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LOUIS B. LINDLEY (aka SLIM PICKENS) 1983

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LOUIS B. LINDLEY (aka SLIM PICKENS) 1983

Posted: 27 Dec 2000 5:00AM GMT
Classification: Obituary
Edited: 16 Jan 2003 5:23AM GMT
Surnames: Giardino, Lindley, Nichols, Wittman
Modesto Bee
Saturday
December 10, 1983
Front Page

Slim Pickens, the gravel-voiced rodeo cowboy who rode to motion picture stardom aboard a nuclear bomb in the movie Dr. Strangelove", died late Thursday in Modesto. He was 64.

Pickens' wife, Maggie, said her husband died at Evergreen Convalescent Hospital, where he had been since Oct. 11. At his bedside were his wife and two daughters, Maggie Lou and Daryle Ann.

A funeral was planned for Tuesday at 2 p.m. at the Church of the 49ers in Columbia, the historic Tuolumne County gold rush town where Pickens lived.

One of Pickens' daughters was married in the quaint, wood-frame church on Jackson Street two years ago by Associate Pastor Marc D. Andresen, who will conduct the funeral service.

Norma Fink, Pickens' attorney and a longtime family friend, said Pickens died at 9:15 p.m. She said Pickens never fully recovered from pneumonia he contracted after undergoing brain surgery last year.

On Aug. 10, 1982, neurosurgeons removed a brain tumor from the actor at the University of California at San Francisco.

Pickens was born Louis Bert Lindley, Jr. in the Fresno County community of Kingsburg on June 29, 1919. He performed in rodeos throughout the Central Valley during the 1930's.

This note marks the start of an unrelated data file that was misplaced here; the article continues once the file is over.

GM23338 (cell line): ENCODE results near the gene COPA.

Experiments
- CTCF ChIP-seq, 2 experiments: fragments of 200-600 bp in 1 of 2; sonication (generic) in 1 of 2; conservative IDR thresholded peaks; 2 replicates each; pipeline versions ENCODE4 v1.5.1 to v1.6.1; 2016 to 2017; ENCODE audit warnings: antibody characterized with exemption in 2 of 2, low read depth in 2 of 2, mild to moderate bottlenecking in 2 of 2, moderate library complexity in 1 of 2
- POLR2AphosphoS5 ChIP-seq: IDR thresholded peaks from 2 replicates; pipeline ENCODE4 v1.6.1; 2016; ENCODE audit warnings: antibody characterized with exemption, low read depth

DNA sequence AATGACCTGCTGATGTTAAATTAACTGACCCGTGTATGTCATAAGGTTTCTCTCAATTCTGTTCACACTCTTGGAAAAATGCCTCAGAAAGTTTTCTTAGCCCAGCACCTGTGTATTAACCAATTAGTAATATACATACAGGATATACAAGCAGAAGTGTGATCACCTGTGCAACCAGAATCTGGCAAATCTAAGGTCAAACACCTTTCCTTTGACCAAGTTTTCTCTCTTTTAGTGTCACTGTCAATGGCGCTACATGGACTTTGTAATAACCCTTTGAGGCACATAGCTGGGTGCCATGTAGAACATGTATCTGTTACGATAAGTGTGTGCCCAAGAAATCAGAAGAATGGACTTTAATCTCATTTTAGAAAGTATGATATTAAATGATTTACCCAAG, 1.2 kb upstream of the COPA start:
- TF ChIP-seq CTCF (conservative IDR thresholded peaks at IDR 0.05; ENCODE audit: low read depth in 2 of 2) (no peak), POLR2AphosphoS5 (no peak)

He got his first horse at age four and was riding bareback ten years later on the rodeo circuit. He had to change his name when his father objected to his rodeo riding.

"My father was against rodeoing and told me he didn't want to see my name on the entry lists ever again," Pickens once said in an interview. "While I was fretting about what to call myself, some old boy sitting on a wagon spoke up and said, "Why don't you call yourself Slim Pickens,'cause that's what your prize money will be."

He quit school at 16 to turn professional, starting as an all-around rodeo hand specializing in bronc busting, brahma bull riding, wild horse racing and any other act assigned to him. He was thrown, bitten, trampled, kicked and gored by bucking horses and rampaging bulls over the years.